10 Budget Collectibles That Can Turn a Profit
7. Vintage board games
In an era when families get together to play a game on Wii, board games from the 1950s to 1970s must seem like a very antiquated pastime, but that's a sentiment making these games worth some dough to collectors. Games should be in good condition, in the original box and include all of the pieces. "A lot of them were made for a limited amount of time and the
8. Atari and vintage pinball
While the kids of the 1950s and 1960s didn't have anything but board games, the kids of that generation did have pinball and other arcade diversions, while the generation growing up in the late 70s and 80s had Atari. Those kids are all grown up now, sometimes wanting to relive their early gaming days.
"You can still use them and they have a limited supply and intrinsically have entertainment value," says McNellis. "They are easy to learn and Atari can be played on a big screen TV and are fun to share with younger members of the family."
The pinball machine fetish, in particular, has developed into a cottage industry.
9. Vintage movie posters
Bob Brooks, a long time movie poster collector and expert in Vancouver, B.C., says he just scored one of the only known posters from the classic 1959 film "Ben Hur" for less than $1,000. "Movie posters are still relatively inexpensive, so there's a lot of upside," says Brooks. There are never going to be pictures such as "Lawrence of Arabia" or "2001: a Space Odyssey" ever again, he says. "They would be far too expensive to shoot, so they'd have to animate them." Brooks expects classic movie posters to only keep increasing in value. Brooks says you have to look for rarity, citing the example of a rare poster from the movie "Pulp Fiction" which sold for less than $100 in the 1990s and is worth nearly $1,000 today.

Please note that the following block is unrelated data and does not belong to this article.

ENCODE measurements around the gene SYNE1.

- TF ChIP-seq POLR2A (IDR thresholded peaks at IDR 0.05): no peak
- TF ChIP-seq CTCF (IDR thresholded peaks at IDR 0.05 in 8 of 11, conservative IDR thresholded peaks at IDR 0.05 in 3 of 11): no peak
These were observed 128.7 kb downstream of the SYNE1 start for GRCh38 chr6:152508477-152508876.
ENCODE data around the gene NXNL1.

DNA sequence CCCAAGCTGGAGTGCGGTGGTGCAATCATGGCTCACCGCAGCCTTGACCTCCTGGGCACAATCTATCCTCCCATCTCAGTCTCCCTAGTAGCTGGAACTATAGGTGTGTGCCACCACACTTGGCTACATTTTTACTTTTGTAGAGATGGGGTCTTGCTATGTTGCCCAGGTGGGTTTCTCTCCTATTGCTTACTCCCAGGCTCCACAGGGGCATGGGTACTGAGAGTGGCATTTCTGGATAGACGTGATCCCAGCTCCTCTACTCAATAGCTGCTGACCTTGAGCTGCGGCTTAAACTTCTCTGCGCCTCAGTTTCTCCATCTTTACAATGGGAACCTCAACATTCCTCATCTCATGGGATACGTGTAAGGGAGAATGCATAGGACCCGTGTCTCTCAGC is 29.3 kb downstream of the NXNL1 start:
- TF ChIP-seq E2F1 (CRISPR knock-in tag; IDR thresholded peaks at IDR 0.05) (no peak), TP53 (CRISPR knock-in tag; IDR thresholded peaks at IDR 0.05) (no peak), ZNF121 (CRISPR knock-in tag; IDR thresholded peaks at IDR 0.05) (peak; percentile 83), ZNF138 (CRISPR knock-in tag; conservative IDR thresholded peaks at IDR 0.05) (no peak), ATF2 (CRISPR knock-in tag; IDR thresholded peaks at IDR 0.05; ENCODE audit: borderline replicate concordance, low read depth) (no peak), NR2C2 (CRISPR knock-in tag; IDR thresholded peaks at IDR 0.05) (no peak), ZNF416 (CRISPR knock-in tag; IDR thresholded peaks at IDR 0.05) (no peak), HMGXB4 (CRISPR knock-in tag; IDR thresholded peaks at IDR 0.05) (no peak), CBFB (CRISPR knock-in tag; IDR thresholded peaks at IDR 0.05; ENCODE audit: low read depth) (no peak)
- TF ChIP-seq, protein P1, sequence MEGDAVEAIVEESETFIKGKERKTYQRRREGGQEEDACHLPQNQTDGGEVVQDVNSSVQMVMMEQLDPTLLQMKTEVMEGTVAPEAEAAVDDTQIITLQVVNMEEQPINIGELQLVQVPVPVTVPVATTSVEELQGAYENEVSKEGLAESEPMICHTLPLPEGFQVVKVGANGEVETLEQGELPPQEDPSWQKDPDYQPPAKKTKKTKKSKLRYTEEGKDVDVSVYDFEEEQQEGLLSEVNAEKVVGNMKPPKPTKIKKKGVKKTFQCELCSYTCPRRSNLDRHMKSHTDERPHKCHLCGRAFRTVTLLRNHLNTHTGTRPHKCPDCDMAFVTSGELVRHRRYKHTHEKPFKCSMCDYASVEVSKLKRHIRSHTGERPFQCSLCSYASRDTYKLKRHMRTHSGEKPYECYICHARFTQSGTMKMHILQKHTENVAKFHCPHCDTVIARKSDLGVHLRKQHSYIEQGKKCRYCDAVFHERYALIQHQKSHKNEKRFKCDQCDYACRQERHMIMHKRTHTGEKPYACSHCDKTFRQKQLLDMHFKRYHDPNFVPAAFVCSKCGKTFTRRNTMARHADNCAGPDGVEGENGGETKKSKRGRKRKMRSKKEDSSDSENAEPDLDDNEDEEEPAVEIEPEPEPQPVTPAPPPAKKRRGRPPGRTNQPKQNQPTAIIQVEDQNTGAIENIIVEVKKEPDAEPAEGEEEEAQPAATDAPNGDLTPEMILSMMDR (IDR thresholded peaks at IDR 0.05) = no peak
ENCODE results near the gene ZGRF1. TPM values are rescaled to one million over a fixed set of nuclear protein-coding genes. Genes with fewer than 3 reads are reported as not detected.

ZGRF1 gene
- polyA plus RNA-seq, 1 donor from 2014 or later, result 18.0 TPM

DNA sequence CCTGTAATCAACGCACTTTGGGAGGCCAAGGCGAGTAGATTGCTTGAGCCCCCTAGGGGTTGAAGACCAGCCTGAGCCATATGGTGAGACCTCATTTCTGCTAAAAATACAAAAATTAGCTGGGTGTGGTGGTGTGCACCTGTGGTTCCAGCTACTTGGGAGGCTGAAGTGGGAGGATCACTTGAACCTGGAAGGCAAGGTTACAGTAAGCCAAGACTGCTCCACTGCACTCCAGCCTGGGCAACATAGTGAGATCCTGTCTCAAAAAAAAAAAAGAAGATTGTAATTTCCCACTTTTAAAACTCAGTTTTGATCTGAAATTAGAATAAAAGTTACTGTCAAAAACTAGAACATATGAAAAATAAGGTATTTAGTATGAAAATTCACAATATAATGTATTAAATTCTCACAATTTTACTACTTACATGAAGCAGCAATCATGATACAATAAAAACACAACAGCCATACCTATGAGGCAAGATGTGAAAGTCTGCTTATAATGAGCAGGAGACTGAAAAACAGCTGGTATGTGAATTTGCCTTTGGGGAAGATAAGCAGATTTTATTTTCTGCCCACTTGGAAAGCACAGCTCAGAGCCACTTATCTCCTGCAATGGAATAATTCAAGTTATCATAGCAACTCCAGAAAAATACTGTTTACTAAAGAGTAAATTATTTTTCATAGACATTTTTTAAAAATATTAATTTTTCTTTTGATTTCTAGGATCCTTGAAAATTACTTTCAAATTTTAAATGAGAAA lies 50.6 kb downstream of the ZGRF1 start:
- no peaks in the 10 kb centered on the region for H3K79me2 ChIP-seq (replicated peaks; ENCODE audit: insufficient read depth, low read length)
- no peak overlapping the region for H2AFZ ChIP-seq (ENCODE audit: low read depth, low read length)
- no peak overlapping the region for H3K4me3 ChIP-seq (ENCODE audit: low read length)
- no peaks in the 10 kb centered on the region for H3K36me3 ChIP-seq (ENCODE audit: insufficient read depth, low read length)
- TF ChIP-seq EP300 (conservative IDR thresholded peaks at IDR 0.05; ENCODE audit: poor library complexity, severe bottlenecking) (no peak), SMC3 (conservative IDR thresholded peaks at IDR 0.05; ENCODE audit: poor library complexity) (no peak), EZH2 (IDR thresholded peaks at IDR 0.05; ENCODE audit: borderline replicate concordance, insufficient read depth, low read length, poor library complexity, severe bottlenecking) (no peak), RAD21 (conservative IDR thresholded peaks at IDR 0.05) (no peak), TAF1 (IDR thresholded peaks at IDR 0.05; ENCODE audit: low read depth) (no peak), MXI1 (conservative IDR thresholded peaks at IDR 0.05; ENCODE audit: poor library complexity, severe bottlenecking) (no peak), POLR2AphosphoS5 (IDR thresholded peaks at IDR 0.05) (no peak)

10. Limited edition art prints
"Limited edition art prints are economical, especially in comparison to the original, not just retaining their value but highly likely to go up in value, especially if the artist gains more recognition over time," says Meredith Hannon , an artist and gallery owner. "Generally, these types of reproductions are signed and dated by the artist, printed on archival quality, acid-free paper or even cotton with high quality inkjet printers."